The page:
I’m under doctor’s orders to slow down and unload my schedule of unnecessary stress. I reminded both my doctors that I have two children and a third I watch for a friend, and I’m constantly on the go. Telling me to slow down is like telling a fish not to swim. I always have a dozen balls up in the air at any given moment.
So they both said “do my best”. So as I added a follow up appointment to my overloaded calendar, I felt myself on the verge of tears, crying out to the Lord to tell me which balls I could set down for a season, which ones I could let others take care of, and which ones I was the only one who could take care of them.
I was reminded of a book I read last year called: In Praise of Slowness by Carl Honore. It wasn’t a list of do’s and do not’s. It was a look into what rushing has done to us as people and a society. As I pulled my research notes out I read my personal thoughts on how to stop the need to rush and so I’m sharing them with you.
1. Slow Down the Daily Musts. There is no way around the fact that life has sped up. We eat, drive, and interact faster than ever before. But Carl Honore’s research shows that our fast paced lifestyle is making us sick, depressed, and less satisfied with life. So the first way to slow down is to begin doing all your MUST do’s slower and more intentionally. Some call this living intentionally. But what it requires if for every decision to be thought about. Planning a meal, being selective about the ingredients, taking the time to prepare it, serve it, enjoy it. Learn to be that attentive to the simplest of things like brushing your teeth or going to sleep and you will find you enjoy them more.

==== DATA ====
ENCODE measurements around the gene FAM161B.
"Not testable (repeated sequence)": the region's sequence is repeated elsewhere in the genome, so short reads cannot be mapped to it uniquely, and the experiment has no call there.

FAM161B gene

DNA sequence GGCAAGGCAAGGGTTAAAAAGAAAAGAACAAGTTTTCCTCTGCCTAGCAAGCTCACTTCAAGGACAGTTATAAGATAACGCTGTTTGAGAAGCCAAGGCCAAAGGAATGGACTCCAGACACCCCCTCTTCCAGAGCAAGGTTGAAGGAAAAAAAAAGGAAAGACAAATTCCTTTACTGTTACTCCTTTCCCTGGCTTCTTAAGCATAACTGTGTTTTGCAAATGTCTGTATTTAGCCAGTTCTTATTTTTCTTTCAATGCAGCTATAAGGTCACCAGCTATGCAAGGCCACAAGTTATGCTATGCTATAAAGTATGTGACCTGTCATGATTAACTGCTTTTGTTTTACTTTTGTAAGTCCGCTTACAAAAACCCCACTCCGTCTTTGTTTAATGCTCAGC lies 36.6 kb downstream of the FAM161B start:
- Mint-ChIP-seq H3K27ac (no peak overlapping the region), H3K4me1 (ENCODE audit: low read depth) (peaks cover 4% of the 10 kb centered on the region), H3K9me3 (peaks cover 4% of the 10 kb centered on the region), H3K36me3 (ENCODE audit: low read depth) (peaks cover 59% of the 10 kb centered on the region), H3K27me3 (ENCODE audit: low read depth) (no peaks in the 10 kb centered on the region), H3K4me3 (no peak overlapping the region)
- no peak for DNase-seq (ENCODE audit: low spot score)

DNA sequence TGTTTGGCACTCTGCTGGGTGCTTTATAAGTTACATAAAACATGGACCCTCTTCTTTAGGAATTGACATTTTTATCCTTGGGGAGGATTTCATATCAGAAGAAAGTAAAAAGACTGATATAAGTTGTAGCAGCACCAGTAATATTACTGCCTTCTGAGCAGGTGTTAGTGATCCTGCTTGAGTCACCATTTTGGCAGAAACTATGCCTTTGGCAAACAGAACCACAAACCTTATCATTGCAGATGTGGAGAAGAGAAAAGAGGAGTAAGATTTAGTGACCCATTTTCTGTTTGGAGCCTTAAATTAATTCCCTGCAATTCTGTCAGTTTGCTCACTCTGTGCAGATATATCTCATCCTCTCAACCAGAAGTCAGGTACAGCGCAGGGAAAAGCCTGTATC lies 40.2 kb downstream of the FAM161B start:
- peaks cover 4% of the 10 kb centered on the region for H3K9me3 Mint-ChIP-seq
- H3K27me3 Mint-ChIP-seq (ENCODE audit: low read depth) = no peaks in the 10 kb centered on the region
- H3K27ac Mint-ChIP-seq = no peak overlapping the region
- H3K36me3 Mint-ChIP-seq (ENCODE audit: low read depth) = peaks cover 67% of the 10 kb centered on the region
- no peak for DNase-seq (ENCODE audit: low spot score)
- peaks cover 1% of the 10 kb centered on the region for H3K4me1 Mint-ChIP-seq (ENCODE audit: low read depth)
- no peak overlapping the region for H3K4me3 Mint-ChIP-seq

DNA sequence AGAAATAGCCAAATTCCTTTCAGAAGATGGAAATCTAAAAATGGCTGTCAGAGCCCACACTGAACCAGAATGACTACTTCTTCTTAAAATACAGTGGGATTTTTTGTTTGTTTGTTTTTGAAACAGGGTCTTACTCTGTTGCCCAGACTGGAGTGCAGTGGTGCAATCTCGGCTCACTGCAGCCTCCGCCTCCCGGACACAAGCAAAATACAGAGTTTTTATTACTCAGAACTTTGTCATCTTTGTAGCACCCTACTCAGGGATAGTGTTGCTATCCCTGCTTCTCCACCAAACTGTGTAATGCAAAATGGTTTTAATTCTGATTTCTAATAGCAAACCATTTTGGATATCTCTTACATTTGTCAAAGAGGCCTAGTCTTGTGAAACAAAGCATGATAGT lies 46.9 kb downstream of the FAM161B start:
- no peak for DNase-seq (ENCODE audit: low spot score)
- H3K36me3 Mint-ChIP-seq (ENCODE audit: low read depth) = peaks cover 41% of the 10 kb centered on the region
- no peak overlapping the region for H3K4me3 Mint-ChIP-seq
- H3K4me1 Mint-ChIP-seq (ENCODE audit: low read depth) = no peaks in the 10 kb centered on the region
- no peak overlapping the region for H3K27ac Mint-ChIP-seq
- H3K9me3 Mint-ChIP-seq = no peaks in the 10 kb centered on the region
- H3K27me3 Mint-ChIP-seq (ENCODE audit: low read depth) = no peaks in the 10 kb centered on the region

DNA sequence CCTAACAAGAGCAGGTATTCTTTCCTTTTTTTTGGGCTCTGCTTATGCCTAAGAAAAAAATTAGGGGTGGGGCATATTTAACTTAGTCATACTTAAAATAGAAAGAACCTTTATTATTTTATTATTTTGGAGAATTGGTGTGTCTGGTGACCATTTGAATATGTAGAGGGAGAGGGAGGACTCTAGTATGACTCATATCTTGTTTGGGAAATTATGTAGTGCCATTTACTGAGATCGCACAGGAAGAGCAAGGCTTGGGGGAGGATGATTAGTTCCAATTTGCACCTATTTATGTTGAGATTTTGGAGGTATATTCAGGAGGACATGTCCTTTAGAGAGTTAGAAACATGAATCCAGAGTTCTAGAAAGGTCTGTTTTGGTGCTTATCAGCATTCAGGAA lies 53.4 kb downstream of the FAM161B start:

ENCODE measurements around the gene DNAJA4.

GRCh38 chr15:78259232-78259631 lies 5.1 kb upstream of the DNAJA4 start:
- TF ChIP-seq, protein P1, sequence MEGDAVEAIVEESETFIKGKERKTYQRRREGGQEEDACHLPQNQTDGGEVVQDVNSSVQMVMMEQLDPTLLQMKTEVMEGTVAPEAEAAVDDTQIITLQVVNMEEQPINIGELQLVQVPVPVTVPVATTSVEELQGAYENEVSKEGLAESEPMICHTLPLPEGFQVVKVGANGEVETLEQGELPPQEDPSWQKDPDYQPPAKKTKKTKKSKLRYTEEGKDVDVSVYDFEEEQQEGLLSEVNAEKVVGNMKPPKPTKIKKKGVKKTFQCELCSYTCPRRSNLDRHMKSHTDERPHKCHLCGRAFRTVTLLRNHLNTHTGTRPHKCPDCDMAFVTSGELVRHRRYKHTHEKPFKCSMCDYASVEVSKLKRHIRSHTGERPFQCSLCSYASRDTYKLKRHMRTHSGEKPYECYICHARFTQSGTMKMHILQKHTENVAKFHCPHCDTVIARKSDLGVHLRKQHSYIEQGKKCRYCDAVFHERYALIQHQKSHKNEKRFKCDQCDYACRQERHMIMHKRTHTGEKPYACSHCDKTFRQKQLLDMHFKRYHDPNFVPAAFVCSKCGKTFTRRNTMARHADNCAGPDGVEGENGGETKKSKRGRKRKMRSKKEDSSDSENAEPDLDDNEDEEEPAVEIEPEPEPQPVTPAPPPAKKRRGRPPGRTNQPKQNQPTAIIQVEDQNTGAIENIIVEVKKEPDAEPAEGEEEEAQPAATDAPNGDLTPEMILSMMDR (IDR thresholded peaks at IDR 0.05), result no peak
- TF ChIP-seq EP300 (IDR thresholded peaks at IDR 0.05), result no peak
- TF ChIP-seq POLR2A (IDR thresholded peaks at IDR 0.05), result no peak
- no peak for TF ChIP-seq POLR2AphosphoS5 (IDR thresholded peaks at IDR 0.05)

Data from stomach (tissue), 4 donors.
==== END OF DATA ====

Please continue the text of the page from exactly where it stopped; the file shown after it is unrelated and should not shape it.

2. Develop a Daily Routine for the Musts. We have to eat, sleep, take care of personal hygiene. Some of us have spouses and kids that must be taken care of, too. But when there is a routine you can stop half the mad dashes and frustration of not being able to find what you need when you need it. This goes along with slowing down and being attentive. Attentive people have a routine that puts the items they need back where they will be needed. They take note of when something is running low because they are paying attention to what they are doing. It may take longer to do one thing at a time, but you will find that you waste less time in the overall day.
3. Put People First. Even if you are an extreme introvert like me. You still have that one person you want to spend time with. Make sure the people in your life come before the stuff and the busyness. Also make sure you aren’t filling your time trying to “be” with people. Social activities are great, everyone should have one or two. But if you are always in a mad dash from one activity to the next all week long, then you might want to take stock of what you are spending your time doing and who you are doing it for. If you are going to Pilates class with your best-friend because she got a discount her buddy joined, but you don’t like Pilates and outside of saying hello and goodbye you aren’t personally engage with her then find a way you can spend time with her and tell her you’re dropping the class.